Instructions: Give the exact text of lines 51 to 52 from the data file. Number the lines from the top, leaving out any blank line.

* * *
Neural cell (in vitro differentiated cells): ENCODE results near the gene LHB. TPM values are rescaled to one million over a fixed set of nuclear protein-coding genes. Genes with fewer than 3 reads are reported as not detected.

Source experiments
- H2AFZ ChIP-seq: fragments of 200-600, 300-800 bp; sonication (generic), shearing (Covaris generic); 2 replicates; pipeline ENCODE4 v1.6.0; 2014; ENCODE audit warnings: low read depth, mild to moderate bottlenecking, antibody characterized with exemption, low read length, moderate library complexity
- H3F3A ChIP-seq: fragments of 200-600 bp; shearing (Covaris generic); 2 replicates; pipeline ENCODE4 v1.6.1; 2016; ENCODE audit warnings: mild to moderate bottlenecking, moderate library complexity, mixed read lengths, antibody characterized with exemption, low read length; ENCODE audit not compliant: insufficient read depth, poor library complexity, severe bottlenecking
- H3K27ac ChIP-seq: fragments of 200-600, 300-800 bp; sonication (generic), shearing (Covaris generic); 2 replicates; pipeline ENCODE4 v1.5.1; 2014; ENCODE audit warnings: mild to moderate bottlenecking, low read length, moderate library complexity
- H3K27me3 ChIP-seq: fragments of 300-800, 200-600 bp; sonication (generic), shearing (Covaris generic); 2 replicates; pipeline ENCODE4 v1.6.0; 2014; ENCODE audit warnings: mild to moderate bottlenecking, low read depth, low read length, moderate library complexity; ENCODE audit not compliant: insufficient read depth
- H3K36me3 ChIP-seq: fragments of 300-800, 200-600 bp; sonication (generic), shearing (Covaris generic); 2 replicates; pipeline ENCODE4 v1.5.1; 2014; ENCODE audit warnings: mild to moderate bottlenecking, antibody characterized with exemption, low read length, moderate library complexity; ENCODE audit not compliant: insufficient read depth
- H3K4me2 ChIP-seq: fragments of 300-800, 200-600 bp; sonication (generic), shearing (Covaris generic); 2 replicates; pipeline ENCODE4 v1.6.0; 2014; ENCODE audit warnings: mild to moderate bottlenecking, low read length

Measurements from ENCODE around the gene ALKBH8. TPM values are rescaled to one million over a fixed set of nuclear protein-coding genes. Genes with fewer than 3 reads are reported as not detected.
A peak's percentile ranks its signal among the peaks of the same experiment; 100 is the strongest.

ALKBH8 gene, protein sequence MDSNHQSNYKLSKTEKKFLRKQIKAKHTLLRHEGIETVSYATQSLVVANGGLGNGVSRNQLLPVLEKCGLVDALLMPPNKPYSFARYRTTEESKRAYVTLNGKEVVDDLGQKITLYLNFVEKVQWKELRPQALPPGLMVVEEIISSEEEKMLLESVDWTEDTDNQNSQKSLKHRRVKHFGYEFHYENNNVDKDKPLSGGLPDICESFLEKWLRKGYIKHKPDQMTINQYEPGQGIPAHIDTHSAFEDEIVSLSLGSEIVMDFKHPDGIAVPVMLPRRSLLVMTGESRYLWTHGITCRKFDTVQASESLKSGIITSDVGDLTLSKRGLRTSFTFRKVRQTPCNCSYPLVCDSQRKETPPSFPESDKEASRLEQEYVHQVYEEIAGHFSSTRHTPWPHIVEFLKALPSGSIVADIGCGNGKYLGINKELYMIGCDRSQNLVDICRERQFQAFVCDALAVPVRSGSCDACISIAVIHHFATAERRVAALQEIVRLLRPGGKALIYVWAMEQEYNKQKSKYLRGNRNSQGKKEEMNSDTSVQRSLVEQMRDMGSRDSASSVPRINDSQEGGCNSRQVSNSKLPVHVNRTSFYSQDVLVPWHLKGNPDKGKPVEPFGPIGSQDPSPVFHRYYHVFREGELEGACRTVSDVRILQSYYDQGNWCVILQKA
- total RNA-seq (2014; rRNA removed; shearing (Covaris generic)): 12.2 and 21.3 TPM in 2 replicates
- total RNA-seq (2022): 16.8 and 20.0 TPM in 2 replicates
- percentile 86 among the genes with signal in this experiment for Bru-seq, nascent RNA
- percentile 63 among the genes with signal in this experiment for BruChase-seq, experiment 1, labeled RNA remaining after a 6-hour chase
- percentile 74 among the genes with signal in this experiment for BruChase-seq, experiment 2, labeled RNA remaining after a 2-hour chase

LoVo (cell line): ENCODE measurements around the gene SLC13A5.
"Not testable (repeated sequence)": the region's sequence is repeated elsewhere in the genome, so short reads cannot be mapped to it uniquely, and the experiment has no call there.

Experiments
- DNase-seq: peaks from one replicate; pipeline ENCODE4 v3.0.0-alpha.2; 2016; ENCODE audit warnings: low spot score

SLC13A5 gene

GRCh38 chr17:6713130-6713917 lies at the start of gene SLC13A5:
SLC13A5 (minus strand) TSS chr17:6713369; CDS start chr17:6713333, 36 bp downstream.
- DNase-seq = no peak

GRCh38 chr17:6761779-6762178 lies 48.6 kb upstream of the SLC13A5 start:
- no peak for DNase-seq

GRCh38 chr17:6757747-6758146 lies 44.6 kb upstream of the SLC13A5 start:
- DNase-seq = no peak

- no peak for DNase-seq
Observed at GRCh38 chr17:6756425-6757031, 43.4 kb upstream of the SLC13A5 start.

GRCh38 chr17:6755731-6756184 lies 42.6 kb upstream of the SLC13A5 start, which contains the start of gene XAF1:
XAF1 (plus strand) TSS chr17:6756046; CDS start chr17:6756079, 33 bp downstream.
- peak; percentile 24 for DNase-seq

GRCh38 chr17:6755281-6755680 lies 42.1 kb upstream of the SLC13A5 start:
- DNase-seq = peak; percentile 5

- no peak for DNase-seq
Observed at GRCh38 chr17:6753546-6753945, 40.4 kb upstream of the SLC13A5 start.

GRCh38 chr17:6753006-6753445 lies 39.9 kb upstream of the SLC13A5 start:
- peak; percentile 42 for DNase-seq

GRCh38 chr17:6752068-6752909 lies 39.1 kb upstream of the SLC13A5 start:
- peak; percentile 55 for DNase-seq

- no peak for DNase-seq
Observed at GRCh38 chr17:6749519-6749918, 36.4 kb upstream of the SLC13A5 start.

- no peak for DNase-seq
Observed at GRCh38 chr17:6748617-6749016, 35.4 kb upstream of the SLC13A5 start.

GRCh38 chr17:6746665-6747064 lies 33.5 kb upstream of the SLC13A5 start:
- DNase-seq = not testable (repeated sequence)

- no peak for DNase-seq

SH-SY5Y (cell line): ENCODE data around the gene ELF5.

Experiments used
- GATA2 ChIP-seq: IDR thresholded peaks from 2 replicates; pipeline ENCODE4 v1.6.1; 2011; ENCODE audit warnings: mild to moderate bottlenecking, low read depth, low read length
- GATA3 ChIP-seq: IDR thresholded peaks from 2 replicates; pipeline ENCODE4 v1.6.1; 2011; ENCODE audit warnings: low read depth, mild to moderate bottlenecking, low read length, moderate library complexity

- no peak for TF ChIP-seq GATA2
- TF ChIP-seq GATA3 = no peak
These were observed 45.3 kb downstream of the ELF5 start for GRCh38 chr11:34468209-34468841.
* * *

- GATA2 ChIP-seq: IDR thresholded peaks from 2 replicates; pipeline ENCODE4 v1.6.1; 2011; ENCODE audit warnings: mild to moderate bottlenecking, low read depth, low read length
- GATA3 ChIP-seq: IDR thresholded peaks from 2 replicates; pipeline ENCODE4 v1.6.1; 2011; ENCODE audit warnings: low read depth, mild to moderate bottlenecking, low read length, moderate library complexity